Managing populations – whether an aggregation of patients or a physical community – is a burgeoning field in healthcare as a way to improve care while containing costs. Many of the IT initiatives currently underway are related to population health in one way or another: electronic health records, meaningful use, interoperability, accountable care organizations, disease state management, pay-for-performance and patient-centered medical home all have elements that relate to managing patients in groups.
There are many ways to go about addressing the issue of population health management, but the starting point is with information technology and data, says Carol Cassell, client services executive with Buffalo, N.Y.-based CTG.
“Technology is the catalyst for the healthcare changes that need to occur to improve quality of care while lowering costs,” she said. “While technology is the foundation, it is the availability of data at the point of care that drives informed decision making.”
At the same time, as data is shared, it can be turned into information and knowledge, Cassell said, urging providers to examine how data gets used in understanding a population, variations within that population where care is provided and whether everything is “right” in terms of care.
“If you can’t measure it, you can’t manage it,” she said.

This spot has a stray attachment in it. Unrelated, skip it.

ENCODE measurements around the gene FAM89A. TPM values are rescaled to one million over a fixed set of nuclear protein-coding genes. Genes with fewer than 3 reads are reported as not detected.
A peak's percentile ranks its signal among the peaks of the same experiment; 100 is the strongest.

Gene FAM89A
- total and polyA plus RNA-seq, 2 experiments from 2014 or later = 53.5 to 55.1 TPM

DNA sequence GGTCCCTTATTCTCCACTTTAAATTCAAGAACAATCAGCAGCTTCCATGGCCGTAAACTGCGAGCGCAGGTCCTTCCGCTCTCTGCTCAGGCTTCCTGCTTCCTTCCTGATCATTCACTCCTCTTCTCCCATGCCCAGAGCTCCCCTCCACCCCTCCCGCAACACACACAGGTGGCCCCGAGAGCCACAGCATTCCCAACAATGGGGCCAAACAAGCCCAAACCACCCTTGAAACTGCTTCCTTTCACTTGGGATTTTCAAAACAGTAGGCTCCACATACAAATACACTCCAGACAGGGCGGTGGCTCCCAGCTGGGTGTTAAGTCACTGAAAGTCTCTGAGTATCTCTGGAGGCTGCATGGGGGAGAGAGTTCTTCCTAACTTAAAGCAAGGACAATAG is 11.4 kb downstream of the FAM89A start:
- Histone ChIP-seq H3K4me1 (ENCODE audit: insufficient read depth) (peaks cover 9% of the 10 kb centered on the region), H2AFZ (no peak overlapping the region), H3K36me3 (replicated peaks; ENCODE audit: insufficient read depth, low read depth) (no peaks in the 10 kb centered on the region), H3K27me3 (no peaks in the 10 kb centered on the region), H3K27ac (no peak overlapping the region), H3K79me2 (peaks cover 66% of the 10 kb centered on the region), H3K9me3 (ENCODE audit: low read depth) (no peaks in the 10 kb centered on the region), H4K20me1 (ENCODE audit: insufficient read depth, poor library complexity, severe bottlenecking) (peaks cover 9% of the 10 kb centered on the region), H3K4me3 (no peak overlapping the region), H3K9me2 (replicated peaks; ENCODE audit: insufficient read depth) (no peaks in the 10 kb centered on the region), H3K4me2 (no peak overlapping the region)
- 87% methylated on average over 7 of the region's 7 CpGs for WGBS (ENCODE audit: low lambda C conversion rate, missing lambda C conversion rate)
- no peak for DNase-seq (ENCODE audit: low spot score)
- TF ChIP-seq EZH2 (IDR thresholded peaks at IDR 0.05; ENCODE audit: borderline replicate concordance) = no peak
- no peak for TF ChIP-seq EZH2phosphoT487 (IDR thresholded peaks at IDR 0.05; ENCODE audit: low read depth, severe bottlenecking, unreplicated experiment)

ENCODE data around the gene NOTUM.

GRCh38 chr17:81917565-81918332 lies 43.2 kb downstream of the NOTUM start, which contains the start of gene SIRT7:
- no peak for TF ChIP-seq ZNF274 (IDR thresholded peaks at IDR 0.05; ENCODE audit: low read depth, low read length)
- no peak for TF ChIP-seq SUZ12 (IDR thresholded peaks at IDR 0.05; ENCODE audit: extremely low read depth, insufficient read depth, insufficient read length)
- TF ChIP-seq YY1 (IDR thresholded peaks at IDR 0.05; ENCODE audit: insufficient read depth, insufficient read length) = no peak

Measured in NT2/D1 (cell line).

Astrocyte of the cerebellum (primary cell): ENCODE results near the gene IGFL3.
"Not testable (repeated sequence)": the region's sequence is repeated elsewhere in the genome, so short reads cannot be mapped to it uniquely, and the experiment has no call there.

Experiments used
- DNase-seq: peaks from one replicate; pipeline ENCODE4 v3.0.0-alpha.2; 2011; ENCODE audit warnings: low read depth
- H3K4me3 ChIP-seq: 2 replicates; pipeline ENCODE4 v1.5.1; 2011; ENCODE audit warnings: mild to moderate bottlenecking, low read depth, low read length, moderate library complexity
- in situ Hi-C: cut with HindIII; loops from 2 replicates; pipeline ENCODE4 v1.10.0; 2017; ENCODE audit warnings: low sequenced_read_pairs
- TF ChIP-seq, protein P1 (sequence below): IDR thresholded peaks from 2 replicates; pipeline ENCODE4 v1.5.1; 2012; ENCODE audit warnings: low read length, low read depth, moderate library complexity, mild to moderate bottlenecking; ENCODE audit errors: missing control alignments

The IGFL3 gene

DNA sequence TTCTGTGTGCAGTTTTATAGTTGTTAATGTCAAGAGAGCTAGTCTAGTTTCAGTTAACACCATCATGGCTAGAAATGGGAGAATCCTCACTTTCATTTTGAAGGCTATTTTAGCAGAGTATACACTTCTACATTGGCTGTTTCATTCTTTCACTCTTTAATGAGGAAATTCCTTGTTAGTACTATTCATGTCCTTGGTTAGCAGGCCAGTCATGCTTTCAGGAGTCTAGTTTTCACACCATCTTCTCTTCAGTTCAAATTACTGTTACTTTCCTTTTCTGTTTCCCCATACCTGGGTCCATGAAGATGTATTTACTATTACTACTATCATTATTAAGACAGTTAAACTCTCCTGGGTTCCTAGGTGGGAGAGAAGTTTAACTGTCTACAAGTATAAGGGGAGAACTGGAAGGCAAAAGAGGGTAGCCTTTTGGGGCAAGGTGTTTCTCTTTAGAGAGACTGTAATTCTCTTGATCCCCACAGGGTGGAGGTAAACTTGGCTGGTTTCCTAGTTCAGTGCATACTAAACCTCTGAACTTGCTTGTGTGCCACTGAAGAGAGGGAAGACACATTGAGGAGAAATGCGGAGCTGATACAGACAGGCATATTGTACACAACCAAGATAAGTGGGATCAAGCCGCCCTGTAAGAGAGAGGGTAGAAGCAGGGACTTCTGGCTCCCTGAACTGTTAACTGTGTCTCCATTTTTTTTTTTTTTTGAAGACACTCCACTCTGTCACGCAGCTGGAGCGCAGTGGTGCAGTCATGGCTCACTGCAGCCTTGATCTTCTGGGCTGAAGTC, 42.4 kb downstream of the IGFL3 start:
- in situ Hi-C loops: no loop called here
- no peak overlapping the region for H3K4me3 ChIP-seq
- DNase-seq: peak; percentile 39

Populations take many forms – differing geographically, ethnically, and by age, gender and income. But the initial entry point into this science has been a focus on groups of patients with the same chronic diseases, including diabetes, asthma, congestive heart failure, hypertension, arthritis, sleep apnea, chronic obstructive pulmonary disease and certain cancers. Susan Merrill, epidemiologist with Wayne, Pa.-based ICW, is also studying how certain behaviors in society are leading to disease risk.
“It is essential to understand how certain risk factors cause disease, like obesity,” she said. “Obesity is an incredibly expensive disease factor and it is widespread. Addressing the public health portion of this is key to improving care while controlling costs.”
Eyeing care ‘gaps’
Ever since Steve Schelhammer joined Dallas-based Phytel in 2008, the company’s direction has been focused on population health – specifically identifying “gaps” in care across populations. When the founder of Accordant Health Services came over to Phytel, he brought chief medical officer Richard Hodach, MD, with him to give the program “meat and muscle.”
Together Schelhammer and Hodach have engineered a suite of health information products integrated to leverage data, analytics and multi-modal communications to enable providers to deliver on population health management. Specializing in large multi-specialty group practices, Phytel’s client base has grown to more than 12,000 physicians in 41 states.